Walter Burkert may be the world’s leading authority on the religion of the ancient Greeks. Like several predecessors in the field—notably Friedrich Nietzsche and Walter Otto—Burkert writes almost as an enthusiast. In a series of important works, he has paid the Greeks the very high courtesy of taking them seriously.
Burkert is a sort of high church sacramentalist on the subject. At the heart of his vision is the blood sacrifice, that primitive act of ritualized violence which—he believes—lies at the origin of human civilization. While some conservatives speak warmly of the Eisenhower years, and there are even a few reactionaries willing to defend the Hapsburg Empire or the antebellum South, in defending the customs of paleolithic man Burkert may be the greatest reactionary of our time.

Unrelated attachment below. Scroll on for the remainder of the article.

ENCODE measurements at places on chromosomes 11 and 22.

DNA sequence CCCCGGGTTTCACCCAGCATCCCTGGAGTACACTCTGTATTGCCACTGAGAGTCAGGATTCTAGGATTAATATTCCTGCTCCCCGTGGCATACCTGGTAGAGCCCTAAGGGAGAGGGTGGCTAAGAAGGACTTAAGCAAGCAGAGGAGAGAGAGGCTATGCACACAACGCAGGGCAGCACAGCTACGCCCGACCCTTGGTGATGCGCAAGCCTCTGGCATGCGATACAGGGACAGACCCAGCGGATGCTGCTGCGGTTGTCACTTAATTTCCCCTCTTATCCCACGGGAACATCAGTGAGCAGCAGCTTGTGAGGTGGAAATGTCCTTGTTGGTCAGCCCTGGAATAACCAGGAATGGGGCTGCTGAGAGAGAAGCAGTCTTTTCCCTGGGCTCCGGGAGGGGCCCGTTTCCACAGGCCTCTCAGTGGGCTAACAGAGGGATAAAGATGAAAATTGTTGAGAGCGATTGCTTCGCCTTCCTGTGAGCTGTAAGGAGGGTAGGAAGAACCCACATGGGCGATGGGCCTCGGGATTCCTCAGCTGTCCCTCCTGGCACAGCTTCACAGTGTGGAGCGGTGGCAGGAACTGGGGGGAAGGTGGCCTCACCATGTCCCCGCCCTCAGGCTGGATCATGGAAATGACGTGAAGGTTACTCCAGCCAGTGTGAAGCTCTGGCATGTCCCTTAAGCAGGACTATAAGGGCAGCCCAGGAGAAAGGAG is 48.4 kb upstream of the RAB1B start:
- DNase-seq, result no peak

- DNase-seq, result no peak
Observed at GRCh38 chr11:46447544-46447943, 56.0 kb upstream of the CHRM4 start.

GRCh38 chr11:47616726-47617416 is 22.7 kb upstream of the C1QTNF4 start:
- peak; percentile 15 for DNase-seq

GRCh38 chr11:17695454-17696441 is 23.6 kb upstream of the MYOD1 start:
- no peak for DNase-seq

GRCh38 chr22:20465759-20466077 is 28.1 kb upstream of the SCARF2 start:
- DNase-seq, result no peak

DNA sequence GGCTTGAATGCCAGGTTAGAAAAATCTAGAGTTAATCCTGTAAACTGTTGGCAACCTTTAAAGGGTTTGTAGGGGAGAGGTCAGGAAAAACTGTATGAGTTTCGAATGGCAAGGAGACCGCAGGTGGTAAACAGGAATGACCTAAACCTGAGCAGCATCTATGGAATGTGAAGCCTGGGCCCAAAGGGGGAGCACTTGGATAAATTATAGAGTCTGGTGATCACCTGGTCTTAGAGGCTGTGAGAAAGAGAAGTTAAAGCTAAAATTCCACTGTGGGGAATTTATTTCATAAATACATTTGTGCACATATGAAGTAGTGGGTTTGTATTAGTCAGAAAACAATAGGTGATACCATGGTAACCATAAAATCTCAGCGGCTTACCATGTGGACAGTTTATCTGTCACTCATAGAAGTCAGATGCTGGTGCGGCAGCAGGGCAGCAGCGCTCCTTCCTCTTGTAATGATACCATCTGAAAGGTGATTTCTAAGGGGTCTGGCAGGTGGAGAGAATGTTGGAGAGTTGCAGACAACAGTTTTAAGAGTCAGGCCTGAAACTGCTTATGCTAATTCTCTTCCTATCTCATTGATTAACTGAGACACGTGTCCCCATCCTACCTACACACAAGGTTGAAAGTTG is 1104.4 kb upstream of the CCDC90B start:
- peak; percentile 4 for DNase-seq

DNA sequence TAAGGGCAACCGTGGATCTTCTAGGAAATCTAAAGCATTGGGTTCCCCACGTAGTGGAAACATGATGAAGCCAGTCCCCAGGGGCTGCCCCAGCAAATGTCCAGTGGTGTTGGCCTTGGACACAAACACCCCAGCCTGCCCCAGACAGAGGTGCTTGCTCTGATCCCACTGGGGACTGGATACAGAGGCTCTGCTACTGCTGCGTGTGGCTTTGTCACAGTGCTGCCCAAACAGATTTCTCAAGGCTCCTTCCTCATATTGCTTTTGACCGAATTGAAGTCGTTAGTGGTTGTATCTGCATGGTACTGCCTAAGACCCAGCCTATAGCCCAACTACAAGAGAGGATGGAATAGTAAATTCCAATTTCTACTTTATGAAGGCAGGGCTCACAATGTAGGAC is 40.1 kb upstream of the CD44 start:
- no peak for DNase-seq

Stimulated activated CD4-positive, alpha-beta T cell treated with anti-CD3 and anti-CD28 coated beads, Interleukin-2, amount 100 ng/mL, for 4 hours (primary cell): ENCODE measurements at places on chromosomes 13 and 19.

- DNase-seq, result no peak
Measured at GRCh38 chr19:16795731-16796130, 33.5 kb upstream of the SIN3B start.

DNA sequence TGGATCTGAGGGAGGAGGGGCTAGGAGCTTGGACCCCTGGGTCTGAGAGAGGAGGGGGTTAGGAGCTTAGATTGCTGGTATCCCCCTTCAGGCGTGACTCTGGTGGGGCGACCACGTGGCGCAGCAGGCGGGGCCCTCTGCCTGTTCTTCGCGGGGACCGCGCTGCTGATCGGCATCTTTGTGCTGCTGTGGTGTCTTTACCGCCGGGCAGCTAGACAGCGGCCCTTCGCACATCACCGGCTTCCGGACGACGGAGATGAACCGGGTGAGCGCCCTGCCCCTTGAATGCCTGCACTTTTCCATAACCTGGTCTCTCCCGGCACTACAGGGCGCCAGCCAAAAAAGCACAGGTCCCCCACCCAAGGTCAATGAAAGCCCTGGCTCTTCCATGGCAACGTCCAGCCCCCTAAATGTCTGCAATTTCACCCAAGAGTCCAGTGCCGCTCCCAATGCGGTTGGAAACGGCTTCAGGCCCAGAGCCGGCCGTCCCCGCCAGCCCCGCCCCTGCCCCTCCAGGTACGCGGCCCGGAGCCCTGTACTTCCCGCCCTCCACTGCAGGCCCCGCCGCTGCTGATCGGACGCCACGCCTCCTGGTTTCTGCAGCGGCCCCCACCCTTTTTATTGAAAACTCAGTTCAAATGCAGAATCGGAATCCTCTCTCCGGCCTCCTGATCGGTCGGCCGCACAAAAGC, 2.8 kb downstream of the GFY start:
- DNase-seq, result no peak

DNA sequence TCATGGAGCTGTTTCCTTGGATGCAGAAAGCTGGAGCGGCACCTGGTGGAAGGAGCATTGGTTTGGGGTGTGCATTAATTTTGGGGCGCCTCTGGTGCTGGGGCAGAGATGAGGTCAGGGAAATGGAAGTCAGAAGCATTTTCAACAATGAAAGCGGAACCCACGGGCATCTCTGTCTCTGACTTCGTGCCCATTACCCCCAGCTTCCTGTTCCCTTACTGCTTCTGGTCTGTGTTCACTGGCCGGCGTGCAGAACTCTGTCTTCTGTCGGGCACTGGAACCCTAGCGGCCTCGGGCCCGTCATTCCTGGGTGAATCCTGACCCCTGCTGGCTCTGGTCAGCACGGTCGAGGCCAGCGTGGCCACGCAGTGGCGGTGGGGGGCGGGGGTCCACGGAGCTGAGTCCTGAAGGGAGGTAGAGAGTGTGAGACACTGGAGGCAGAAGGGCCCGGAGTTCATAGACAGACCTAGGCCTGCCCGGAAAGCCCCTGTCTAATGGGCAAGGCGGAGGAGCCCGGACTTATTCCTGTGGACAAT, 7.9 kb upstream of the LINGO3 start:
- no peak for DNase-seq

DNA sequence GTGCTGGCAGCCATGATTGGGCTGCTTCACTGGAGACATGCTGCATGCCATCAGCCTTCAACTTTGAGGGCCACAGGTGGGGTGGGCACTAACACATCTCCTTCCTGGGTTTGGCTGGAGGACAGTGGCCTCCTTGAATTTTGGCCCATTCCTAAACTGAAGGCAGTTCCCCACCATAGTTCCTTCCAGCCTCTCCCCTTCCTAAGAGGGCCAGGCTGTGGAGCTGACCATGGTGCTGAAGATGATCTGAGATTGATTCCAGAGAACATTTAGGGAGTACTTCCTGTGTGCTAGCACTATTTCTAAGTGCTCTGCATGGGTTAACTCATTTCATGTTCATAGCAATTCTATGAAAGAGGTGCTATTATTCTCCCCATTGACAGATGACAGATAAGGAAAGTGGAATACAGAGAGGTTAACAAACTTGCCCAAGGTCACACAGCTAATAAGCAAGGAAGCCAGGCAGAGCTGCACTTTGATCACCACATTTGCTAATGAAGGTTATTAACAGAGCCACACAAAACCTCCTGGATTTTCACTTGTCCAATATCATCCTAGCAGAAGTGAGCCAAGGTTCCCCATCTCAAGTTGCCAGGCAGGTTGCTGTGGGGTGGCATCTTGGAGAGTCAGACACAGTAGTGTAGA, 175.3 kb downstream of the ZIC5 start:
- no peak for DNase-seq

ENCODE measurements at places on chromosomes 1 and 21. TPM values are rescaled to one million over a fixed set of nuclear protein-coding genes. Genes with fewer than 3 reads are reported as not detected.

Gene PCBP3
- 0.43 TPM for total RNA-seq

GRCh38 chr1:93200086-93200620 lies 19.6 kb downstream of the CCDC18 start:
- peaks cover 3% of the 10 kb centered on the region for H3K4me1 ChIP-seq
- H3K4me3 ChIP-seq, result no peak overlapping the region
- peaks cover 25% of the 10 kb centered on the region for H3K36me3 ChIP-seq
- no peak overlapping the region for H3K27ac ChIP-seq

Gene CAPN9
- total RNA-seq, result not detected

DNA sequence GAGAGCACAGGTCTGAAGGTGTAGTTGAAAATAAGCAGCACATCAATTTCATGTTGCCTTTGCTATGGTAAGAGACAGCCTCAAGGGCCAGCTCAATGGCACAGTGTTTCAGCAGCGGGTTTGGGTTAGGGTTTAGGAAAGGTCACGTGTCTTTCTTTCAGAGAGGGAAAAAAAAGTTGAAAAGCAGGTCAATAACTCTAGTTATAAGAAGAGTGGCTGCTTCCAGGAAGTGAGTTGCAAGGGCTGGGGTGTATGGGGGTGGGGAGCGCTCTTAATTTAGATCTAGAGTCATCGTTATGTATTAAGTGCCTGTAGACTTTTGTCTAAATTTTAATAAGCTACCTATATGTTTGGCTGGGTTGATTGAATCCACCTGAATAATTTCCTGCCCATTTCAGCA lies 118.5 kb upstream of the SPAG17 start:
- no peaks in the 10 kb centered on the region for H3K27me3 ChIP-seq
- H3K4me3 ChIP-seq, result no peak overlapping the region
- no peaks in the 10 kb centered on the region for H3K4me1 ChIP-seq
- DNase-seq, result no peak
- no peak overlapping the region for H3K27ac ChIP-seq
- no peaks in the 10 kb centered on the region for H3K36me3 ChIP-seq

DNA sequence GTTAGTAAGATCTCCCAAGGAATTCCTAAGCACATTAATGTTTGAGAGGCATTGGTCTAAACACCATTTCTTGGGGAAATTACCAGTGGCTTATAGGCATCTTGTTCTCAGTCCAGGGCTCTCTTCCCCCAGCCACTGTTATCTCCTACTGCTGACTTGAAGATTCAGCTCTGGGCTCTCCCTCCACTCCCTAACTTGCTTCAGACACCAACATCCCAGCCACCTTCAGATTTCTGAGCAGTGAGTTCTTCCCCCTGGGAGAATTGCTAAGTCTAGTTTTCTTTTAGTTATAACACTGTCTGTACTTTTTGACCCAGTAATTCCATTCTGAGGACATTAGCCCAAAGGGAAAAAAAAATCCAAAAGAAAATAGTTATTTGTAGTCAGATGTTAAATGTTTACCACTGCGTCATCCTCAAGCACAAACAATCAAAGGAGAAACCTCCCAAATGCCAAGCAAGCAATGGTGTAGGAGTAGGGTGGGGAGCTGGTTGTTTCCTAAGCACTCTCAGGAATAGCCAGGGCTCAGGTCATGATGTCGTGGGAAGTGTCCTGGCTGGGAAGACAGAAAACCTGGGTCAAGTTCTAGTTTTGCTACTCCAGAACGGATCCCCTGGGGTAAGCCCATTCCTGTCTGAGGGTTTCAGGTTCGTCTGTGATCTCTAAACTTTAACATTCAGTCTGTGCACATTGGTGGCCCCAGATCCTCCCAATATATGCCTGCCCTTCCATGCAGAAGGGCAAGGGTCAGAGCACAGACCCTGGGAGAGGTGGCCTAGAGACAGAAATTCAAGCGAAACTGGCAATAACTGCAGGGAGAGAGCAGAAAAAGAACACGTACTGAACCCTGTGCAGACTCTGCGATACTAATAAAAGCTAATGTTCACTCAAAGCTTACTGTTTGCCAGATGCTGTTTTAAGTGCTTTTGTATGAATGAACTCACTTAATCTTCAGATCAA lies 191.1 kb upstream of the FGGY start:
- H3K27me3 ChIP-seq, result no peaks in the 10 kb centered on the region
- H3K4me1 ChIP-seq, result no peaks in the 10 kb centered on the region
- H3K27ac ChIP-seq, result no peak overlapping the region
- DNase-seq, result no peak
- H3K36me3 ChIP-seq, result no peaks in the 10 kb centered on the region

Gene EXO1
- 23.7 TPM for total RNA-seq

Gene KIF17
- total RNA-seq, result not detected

Greek Religion, a translation of a German work published in 1977, is—by its very nature—less brilliant and controversial than most of his books; it is meant as a one-volume introduction to religion of the classical period. It is, nonetheless, a remarkable synthesis of scholarship studded with the author’s characteristic insights. For him, the sacrificial ritual is the Greek experience of metaphysical equality:
This is not an exchange of gifts celebrated by a hierarchical society of gods, kings, priests, and commoners: together on the same level, men and women stand here about the altar, experience and bring death, honor the immortals, and in eating affirm life in its conditionality: it is the solidarity of mortals in the face of immortals.
No one who wants to appreciate the meaning of the Greek contribution to our own civilization can afford to neglect their religion, and no one who wants to understand Greek religion can afford to ignore Walter Burkert.
[Greek Religion, by Walter Burkert; Harvard University Press; Cambridge, MA]